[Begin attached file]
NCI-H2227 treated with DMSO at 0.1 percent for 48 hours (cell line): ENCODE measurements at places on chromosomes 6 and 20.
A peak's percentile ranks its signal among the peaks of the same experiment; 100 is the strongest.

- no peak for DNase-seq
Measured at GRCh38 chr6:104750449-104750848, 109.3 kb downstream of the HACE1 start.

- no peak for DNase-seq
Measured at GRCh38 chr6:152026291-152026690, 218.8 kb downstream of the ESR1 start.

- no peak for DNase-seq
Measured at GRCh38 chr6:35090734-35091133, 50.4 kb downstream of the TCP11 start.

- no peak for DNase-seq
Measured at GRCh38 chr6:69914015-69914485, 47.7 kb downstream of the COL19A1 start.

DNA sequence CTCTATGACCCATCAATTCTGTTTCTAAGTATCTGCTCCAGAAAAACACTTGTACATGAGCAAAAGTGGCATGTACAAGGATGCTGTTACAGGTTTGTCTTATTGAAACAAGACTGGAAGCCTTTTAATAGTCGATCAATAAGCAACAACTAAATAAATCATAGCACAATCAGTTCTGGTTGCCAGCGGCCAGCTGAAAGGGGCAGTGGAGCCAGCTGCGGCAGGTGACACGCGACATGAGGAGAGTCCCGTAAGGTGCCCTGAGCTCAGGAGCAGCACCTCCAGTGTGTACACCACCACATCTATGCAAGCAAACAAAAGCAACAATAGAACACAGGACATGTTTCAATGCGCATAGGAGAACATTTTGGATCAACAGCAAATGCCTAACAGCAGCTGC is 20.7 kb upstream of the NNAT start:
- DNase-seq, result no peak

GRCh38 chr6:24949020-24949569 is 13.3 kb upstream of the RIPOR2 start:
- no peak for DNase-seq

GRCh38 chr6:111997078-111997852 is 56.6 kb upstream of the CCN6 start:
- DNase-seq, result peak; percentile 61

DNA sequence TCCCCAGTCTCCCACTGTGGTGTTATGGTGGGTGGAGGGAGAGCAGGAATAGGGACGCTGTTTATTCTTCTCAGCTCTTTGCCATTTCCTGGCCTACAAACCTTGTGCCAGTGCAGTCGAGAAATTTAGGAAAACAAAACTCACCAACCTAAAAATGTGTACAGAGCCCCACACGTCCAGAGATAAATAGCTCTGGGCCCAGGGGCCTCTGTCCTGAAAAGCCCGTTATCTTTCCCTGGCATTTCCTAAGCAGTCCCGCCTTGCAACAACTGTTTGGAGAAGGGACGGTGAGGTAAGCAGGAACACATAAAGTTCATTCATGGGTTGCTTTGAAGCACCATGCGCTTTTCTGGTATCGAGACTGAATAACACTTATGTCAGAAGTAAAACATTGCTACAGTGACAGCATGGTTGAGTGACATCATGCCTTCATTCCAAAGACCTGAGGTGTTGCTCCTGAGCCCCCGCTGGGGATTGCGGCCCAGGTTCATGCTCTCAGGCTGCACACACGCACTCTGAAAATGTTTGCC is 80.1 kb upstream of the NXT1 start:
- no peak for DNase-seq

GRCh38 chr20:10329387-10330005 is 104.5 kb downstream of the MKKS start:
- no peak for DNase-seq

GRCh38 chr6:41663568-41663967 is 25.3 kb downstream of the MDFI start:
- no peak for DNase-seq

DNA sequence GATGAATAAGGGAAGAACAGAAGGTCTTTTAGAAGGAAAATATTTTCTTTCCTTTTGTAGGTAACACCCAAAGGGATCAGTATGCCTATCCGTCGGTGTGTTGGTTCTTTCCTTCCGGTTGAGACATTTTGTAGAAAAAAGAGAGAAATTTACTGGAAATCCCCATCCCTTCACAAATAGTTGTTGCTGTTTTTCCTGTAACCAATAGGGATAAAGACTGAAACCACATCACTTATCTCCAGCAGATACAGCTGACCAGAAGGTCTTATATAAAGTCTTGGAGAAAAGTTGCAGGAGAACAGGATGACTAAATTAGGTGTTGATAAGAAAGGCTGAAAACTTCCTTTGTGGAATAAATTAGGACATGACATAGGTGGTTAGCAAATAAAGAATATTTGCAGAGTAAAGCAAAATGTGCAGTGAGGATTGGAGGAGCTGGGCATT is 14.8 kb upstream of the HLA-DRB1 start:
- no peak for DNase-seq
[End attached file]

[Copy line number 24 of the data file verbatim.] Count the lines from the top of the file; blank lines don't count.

- no peak for DNase-seq